And why wouldn’t people hunt around more? In today’s world, it’s possible to find all sorts of perspectives and “slants” on a news story, whereas just a few years ago, you’d have to be content with the same AP or UPI wire story that you’d find republished in dozens of papers — often word-for-word.

Newspapers Turn on Each Other

Dinosaurs in Disney's FantasiaLast week, the Associated Press reported that U.S. newspaper advertising revenues declined dramatically in 2009, bringing ad receipts to the lowest level recorded in nearly 25 years.

In fact, newspaper publishers’ total advertising revenues last year came in below $28 billion, down $10 billion from 2008. According to the Newspaper Association of America, annual ad revenues have now fallen by nearly $22 billion – a whopping 44% — since 2006.

And now, amid this toxic environment comes word that The Wall Street Journal has declared an all-out war on The New York Times for local advertising. In mid-April, the Journal — up to now focused almost exclusively on national and international news — is set to introduce a New York-focused section as part of its paper. Outside observers believe this will put as much as ~20% of the New York Times’ retail advertising revenues at risk.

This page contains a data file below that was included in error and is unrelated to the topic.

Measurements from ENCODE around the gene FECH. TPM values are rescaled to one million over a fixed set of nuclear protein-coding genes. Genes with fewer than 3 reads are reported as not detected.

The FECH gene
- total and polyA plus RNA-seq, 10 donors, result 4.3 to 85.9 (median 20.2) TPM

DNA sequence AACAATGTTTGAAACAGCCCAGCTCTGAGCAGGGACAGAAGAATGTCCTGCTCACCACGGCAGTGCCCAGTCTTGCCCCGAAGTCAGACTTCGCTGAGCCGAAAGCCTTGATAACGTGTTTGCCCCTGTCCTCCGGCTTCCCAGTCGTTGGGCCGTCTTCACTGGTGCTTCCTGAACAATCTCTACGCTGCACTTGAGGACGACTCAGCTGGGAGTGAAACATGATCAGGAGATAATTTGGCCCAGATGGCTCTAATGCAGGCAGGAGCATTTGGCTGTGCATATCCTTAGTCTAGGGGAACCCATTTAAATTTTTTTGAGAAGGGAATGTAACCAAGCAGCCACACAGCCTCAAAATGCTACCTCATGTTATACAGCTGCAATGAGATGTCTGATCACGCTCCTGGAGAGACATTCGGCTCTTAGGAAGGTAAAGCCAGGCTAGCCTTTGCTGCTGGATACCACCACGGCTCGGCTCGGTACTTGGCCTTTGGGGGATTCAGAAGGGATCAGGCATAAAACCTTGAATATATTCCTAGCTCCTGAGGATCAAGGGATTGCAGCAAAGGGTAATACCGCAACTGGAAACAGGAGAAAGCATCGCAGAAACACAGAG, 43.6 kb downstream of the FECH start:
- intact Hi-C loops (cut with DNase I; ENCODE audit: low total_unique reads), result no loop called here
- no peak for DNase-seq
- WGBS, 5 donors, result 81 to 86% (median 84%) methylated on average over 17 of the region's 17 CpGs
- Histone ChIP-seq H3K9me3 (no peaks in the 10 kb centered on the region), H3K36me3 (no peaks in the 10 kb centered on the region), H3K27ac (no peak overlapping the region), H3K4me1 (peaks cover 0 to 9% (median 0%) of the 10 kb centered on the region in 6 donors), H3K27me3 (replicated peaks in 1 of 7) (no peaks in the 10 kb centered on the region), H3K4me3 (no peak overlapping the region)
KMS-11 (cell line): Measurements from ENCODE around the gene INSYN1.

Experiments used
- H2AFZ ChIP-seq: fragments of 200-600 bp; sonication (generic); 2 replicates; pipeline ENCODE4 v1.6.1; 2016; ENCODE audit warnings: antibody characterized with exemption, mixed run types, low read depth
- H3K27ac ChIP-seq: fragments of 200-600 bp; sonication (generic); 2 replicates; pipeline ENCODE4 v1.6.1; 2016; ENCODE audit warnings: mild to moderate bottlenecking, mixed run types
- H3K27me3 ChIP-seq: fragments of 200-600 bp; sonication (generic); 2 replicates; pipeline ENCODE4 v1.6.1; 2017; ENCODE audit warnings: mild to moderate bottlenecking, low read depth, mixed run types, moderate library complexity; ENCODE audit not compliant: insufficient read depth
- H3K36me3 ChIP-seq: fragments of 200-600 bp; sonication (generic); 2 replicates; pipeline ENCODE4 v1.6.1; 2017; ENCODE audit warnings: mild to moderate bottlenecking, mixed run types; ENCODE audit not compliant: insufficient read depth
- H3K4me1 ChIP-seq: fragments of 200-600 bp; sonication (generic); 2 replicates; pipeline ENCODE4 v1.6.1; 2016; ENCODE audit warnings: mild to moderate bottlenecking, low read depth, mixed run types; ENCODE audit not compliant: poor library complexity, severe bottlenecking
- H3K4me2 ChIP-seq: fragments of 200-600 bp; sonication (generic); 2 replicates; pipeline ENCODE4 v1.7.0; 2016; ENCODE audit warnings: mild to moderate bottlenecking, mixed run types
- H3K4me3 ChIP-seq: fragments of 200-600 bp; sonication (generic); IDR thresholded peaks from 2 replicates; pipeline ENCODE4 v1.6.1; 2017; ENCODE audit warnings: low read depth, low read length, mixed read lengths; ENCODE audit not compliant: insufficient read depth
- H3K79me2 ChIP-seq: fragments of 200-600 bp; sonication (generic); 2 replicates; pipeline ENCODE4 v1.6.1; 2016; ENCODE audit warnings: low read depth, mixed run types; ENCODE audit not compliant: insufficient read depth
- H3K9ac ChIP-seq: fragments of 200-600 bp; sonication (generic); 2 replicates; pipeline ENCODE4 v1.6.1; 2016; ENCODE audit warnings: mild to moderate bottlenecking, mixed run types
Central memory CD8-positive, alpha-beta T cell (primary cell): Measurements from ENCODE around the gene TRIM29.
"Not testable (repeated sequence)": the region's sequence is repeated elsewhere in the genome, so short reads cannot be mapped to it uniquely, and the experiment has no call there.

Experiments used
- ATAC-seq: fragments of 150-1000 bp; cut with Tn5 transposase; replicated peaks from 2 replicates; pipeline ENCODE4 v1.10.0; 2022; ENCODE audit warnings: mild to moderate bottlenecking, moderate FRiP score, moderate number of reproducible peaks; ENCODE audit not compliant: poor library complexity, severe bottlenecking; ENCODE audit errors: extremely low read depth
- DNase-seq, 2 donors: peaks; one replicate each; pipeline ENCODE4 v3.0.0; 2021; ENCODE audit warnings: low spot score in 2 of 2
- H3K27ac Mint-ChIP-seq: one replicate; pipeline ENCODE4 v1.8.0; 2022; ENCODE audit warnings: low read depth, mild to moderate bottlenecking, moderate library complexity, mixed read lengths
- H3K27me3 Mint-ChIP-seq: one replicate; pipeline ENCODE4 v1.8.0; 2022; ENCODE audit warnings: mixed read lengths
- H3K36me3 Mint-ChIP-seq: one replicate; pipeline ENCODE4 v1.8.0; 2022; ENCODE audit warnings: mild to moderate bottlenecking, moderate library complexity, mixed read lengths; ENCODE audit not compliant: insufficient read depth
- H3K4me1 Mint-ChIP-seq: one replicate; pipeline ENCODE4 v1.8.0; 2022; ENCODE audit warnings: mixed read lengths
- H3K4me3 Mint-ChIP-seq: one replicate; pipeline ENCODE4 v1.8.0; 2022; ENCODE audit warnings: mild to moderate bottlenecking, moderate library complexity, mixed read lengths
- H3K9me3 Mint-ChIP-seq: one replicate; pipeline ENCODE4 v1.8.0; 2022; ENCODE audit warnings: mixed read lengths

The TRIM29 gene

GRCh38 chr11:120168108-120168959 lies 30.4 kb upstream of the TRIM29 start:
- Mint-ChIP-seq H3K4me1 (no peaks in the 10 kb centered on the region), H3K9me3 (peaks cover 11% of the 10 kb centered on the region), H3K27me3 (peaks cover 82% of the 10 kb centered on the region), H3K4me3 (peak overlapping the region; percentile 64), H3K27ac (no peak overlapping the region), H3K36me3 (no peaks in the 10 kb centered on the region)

And this isn’t a minor foray on the part of the WSJ, either. It will be spending upwards of $15 million to produce the new 12-page section which will cover local business, real estate, sports and cultural events. The financial outlay includes salaries for ~35 editorial writers – surely one of the few instances of new editor jobs actually becoming available.

The WSJ action couldn’t come at a worse time for the Times, which has experienced sharper ad revenue declines than the industry average. It’s responding by launching a major trade marketing campaign of its own, touting its audience strength with female readers and “high culture” afficionados.

But just how effective this countermove will be is debatable, as recent moves by the paper haven’t exactly telegraphed a continuing commitment to the local news scene. In the last few years alone, the Times has consolidated weekly sections covering specific regions of the New York metro area (Long Island, Westchester, Northern New Jersey), as well as axing its stand-alone “City” and “Metro” sections.

Over the coming months, it’ll be interesting to see how effective the WSJ is with its new local-focused section – whether or not it’ll land a major blow on its rival.

Either way, the vision of two venerable newspapers engaged in a Herculean struggle, fighting over an ever-shrinking advertising pie is isn’t exactly a pretty sight.

It reminds me of the famous scenes in the Disney movie Fantasia of the huge dinosaurs furiously going after one other – even as the world’s changing ecosystem is rendering the entire species extinct.